Franciscus “Frans” De Haes was a Belgian weightlifter who won the very first gold medal ever awarded in the featherweight class at the 1920 Summer Olympics in Antwerp. 1920 was the first time that weightlifting was divided into weight categories. In those days, International weightlifting competition consisted of three events, but probably not the ones you are thinking of: the clean and jerk, the 1-hand snatch, and the 1-hand clean and jerk. The weightlifting event was held outside on the infield of the stadium under a tent where it was cold and dark. The loose cinder surface also made footing difficult. De Haes took the gold with a 220 kg total.
A rare shot of the lineup of heavyweight winners at the 1938 World Weightlifting Championships held in Vienna (Which was then a part of Germany.) From left to right Josef Manger of Germany (410 kg. total), Steve Stanko of the United States (397.5 kg. total) and Arnold Luhaar of Estonia (390 kg. total).
The Soviet Union has a long history of weightlifting champions and one of the men at the very beginning was Aleksandr Bukharov, shown above snatching a globe barbell. Bukharov was a 7-time Russian lifting champion from 1918-1926, setting 24 USSR records in the process in the featherweight class. Bukharov was the very first weightlifting “Master of Sport” and the 15th Master of Sport ever awarded.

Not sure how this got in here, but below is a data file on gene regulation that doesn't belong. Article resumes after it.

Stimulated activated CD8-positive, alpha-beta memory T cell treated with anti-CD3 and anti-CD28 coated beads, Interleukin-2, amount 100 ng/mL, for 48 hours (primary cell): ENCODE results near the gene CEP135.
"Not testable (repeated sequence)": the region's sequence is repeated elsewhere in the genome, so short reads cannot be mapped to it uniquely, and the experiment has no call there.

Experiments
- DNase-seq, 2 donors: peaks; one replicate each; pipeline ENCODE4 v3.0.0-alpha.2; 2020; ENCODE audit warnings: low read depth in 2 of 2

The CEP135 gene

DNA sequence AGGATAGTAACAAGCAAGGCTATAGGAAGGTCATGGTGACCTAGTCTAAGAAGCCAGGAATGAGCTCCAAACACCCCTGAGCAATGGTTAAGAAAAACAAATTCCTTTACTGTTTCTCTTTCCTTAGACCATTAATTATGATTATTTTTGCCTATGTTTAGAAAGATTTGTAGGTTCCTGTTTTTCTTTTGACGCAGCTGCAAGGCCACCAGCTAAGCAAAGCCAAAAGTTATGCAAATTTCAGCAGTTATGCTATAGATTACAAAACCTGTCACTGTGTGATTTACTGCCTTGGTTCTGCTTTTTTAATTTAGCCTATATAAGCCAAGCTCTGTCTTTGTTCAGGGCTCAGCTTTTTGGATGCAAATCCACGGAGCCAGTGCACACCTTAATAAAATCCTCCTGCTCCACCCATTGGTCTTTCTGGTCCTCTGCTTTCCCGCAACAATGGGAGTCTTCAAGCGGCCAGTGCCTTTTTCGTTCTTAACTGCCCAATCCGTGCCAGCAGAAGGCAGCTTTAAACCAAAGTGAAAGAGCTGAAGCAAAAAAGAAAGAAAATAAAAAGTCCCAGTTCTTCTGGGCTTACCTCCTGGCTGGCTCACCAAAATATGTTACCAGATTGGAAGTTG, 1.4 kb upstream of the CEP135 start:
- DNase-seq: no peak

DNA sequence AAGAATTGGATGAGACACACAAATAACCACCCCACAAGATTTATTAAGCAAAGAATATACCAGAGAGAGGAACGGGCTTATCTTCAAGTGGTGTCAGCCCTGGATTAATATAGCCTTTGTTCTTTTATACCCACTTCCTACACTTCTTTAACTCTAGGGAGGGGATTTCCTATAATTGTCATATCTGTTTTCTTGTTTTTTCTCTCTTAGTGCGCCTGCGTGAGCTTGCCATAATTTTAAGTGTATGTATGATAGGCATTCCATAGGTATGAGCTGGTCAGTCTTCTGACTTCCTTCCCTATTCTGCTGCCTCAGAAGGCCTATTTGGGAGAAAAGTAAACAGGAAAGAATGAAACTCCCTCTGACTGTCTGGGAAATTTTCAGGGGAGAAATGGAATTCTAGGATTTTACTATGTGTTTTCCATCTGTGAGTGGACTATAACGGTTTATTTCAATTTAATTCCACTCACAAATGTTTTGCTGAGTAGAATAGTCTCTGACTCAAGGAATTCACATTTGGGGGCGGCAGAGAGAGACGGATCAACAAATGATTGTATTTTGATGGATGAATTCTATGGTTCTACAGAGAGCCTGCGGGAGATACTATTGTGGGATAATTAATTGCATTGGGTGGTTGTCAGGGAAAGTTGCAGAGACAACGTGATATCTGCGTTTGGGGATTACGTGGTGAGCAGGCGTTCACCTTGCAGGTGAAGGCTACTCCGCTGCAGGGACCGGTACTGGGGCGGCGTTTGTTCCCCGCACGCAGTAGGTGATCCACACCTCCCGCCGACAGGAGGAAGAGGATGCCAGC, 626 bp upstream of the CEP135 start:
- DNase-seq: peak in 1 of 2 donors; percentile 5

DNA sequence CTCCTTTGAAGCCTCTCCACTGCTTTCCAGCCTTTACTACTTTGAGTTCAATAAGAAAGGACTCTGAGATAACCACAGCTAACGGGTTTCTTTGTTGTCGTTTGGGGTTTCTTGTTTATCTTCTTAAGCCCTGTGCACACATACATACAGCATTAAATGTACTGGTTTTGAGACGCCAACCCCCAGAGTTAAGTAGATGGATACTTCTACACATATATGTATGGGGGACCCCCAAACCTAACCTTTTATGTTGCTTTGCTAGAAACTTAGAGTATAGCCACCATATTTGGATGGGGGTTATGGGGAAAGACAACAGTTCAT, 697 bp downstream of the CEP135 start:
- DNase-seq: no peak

The fellow to the right was also a noted lifter Jan Sparre, the 11-time USSR champion between the years of 1918-1934.
Tommy Kono graces the cover of the August, 1955 issue of Strength and Health magazine. Just a few months later, in October of 1955, Tommy would go on to take the Gold medal in the light-heavyweight (82.5 kg) class at the World Championships held in in Munich, West Germany. Kono’s winning total was 435 kg, and consisted of a 142.5 kg press, a 127.5 kg snatch and a 165 kg clean and jerk.